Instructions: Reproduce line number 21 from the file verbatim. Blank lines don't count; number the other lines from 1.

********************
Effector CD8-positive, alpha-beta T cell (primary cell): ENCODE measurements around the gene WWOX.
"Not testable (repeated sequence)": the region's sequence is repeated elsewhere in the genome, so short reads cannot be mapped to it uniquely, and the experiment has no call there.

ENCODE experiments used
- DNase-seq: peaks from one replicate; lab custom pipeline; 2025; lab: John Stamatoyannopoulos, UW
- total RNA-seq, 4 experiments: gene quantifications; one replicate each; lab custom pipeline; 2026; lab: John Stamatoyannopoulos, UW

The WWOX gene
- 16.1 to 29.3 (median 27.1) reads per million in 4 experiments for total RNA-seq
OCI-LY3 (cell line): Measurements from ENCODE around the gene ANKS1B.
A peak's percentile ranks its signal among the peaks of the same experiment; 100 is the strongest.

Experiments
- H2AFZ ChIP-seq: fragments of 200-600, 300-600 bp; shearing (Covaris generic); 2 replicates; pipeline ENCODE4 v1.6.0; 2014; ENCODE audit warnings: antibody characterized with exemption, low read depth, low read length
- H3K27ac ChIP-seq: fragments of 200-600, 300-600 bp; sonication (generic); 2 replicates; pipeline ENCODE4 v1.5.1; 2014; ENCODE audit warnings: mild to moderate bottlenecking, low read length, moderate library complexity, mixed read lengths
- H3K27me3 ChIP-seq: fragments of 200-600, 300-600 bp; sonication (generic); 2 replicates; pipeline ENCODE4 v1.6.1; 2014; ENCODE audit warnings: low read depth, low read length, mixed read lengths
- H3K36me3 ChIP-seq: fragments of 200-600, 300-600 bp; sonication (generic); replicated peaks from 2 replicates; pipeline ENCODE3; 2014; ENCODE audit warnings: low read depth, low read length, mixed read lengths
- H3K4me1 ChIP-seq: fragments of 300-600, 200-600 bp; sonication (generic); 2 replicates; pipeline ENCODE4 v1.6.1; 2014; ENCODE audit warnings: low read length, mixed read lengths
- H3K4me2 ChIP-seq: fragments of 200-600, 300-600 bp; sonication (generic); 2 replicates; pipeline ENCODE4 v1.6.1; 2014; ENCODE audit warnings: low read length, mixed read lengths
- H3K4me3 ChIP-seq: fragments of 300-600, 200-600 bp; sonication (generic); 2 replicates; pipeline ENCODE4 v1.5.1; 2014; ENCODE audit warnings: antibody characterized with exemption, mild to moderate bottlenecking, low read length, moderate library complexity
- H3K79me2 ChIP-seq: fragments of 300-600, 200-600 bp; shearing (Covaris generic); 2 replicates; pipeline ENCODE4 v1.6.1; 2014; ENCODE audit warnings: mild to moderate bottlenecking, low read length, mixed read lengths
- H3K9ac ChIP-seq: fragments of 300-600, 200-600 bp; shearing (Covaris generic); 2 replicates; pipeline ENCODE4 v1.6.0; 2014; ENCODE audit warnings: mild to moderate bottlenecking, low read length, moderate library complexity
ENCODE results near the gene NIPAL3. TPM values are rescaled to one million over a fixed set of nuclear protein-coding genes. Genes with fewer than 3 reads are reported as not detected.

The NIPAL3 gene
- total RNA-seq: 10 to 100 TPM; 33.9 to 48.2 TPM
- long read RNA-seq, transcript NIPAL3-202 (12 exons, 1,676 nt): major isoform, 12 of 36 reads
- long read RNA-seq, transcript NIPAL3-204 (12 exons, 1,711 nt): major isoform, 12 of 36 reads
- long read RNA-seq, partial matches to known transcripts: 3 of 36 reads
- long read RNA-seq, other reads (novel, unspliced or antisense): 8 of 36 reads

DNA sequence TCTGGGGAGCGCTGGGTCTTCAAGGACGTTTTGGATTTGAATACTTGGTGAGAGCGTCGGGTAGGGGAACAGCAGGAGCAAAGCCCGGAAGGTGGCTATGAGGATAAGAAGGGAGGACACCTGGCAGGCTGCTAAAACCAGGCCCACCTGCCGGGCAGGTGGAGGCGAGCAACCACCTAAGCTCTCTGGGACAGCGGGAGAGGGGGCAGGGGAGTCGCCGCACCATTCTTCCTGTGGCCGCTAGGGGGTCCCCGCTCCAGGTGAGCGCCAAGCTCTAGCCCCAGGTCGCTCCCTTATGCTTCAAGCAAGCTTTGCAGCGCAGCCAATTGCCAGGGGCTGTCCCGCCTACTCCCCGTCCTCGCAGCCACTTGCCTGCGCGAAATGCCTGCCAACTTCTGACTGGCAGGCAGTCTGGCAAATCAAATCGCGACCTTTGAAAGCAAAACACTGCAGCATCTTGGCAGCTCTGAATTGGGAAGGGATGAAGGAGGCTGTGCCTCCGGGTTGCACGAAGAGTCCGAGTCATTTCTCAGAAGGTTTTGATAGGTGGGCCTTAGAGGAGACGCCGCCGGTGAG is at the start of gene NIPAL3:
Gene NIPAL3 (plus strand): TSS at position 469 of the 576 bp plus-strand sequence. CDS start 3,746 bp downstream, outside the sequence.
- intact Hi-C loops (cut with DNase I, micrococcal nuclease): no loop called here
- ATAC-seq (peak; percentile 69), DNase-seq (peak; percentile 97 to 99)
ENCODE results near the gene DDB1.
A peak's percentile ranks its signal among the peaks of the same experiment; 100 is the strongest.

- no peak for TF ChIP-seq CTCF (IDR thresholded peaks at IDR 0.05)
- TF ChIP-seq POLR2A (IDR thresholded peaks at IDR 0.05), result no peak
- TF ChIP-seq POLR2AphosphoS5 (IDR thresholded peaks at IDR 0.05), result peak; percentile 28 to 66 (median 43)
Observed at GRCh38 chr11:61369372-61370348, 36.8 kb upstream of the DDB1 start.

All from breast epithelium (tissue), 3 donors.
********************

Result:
The NIPAL3 gene